Chase Manhattan Corp. brought in $1 billion more in commitments than the $3.7 billion it was seeking for a loan to the struggling Kmart Corp.
With the loan in hand, the Troy, Mich.-based retailer can soon bring a $750 million convertible preferred equity issue to market.
Experts had said some of Kmart's lenders might use the new loan, which refinanced about $3 billion of debt, as an opportunity to exit the credit, instead of recommitting. A significant number of existing lenders, however, joined the three-year loan, which will provide about $700 million in liquidity.
"It's safe to say that there was some trepidation about committing to the loan," said one loan syndicator. "But it's also safe to say there was an awful lot of money in bank fees to satisfy that trepidation."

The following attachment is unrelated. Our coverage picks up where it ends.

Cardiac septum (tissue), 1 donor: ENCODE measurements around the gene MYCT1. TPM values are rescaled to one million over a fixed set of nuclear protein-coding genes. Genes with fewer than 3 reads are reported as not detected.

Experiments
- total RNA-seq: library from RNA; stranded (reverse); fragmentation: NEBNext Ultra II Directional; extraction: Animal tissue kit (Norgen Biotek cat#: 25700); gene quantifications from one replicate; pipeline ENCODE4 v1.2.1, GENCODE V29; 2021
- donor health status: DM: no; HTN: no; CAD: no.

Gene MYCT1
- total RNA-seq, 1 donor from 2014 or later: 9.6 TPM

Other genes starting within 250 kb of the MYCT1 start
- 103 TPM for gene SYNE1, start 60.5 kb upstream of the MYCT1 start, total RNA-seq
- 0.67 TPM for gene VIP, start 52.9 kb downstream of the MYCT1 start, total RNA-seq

Bankers said the landmark Kmart deal could lead other struggling retailers to the bank market.
The Kmart loan was divided into a $2.5 billion revolving credit and a $1.2 billion term loan.
Howard Raab, president of Park Avenue Transglobal Financial Services Inc., Los Angeles, said the loan is contingent on completion of the convertible preferred equity offering.
"This is definitely a step in the right direction," he said.